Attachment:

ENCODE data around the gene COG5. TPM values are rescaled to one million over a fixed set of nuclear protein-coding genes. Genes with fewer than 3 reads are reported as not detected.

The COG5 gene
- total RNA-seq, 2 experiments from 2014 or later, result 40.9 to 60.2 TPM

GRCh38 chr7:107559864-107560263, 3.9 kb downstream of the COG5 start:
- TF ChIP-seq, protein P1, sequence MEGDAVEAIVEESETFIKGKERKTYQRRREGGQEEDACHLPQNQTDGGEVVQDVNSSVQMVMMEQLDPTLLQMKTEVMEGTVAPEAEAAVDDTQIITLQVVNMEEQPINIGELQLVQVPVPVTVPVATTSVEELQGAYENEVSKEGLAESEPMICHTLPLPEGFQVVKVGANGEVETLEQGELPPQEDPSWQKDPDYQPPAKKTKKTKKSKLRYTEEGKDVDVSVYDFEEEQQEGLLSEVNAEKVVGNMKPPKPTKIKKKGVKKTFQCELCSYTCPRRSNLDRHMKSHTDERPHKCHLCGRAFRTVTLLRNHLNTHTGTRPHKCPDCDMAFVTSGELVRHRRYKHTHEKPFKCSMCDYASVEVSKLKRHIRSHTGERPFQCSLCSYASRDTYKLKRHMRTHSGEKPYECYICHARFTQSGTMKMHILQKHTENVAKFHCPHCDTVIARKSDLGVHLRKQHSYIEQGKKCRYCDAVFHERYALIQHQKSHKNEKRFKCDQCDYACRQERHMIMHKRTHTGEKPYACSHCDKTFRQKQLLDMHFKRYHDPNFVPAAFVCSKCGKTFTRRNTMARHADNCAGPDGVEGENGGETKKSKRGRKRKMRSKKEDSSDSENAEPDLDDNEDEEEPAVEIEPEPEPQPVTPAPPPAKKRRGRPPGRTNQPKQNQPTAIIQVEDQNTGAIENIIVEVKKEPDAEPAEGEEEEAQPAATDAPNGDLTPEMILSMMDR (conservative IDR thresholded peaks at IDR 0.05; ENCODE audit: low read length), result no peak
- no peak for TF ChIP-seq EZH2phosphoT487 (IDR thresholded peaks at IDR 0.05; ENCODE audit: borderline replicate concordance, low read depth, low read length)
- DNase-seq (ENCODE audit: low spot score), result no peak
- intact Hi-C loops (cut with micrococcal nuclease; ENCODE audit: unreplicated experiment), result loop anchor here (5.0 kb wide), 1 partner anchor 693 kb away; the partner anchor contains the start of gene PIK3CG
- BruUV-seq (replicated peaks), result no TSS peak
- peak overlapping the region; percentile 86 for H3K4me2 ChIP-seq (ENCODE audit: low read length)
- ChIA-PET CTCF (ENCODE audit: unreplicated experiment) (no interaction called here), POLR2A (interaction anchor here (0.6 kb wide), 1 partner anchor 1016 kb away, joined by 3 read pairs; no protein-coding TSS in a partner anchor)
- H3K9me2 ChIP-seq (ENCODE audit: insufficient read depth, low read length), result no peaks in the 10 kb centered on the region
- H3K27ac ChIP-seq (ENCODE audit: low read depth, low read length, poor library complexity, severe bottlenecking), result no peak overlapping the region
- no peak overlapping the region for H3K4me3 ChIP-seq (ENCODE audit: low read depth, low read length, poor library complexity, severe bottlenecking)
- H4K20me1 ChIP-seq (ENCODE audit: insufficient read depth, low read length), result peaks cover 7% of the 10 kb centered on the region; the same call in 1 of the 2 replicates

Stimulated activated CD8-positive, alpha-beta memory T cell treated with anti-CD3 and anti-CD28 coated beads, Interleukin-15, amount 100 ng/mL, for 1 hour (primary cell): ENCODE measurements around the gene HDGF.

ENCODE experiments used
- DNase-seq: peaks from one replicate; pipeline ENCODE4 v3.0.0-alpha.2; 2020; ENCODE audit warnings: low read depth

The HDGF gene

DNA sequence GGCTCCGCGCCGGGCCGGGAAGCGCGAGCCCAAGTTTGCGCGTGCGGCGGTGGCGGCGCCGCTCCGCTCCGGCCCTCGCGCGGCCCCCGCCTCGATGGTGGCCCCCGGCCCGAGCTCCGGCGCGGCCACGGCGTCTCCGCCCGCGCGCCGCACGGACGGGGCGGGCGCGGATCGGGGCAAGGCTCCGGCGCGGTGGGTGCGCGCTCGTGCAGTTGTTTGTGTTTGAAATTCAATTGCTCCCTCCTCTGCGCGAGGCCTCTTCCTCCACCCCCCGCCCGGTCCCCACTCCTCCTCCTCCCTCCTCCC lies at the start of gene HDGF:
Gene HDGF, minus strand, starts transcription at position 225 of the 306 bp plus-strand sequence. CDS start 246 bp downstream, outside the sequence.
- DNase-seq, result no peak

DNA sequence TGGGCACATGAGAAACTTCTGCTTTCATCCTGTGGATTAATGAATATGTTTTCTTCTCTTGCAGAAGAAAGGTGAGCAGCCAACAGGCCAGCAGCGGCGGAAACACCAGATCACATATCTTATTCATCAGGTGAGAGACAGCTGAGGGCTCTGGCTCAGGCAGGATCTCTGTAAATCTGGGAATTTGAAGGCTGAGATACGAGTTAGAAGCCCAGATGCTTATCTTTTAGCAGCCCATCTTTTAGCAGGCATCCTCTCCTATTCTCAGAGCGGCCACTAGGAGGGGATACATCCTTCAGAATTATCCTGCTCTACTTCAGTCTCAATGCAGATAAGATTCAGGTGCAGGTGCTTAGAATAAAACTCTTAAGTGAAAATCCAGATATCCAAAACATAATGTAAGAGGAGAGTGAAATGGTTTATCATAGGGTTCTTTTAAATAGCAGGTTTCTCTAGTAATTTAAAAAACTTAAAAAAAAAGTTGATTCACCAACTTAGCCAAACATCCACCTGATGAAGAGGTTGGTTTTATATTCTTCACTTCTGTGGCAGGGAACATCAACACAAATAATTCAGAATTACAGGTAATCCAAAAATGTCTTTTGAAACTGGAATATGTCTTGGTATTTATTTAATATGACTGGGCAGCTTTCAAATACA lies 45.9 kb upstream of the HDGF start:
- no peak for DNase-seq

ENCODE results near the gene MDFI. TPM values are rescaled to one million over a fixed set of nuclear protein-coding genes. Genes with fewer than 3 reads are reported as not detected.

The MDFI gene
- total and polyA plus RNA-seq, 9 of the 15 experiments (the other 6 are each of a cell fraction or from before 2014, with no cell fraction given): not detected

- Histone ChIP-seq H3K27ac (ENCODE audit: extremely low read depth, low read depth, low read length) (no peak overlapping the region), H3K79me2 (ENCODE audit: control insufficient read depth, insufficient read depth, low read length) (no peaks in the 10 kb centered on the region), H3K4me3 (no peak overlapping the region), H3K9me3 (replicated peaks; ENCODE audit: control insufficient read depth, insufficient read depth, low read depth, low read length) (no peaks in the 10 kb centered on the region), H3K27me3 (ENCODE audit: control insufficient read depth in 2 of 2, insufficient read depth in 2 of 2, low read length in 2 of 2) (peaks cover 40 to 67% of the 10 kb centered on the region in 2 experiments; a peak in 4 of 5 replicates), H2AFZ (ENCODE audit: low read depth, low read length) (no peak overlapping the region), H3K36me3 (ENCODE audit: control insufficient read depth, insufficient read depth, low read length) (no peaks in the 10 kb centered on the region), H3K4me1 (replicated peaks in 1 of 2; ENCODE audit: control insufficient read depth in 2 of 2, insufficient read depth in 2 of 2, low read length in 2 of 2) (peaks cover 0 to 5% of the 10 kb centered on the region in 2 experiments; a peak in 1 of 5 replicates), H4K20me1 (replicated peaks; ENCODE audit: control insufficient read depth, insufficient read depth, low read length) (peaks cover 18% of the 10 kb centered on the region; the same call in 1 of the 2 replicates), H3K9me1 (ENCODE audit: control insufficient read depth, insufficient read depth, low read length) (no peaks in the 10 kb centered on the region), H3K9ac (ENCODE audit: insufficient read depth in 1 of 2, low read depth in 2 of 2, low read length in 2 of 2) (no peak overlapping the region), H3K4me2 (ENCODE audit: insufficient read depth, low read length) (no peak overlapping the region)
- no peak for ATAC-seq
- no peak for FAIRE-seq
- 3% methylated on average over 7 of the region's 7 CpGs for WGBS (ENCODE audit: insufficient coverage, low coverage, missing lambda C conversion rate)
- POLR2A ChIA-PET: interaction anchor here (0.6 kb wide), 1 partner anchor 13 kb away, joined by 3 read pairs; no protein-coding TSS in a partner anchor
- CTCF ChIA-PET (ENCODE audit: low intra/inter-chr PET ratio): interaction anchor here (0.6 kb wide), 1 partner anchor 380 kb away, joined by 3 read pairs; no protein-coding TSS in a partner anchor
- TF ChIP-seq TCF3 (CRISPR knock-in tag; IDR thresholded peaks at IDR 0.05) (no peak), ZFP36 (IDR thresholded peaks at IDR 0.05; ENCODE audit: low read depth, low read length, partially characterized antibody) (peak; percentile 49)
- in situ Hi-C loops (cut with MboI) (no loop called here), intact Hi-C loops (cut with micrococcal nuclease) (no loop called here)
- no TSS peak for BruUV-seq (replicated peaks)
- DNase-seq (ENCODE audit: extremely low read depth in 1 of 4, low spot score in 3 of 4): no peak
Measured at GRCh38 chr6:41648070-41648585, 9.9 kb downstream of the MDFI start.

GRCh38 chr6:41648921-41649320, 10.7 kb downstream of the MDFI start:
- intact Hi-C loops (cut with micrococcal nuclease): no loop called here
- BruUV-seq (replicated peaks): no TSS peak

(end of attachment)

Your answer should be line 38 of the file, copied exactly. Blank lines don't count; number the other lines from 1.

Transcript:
Measured at GRCh38 chr6:41648070-41648585, 9.9 kb downstream of the MDFI start.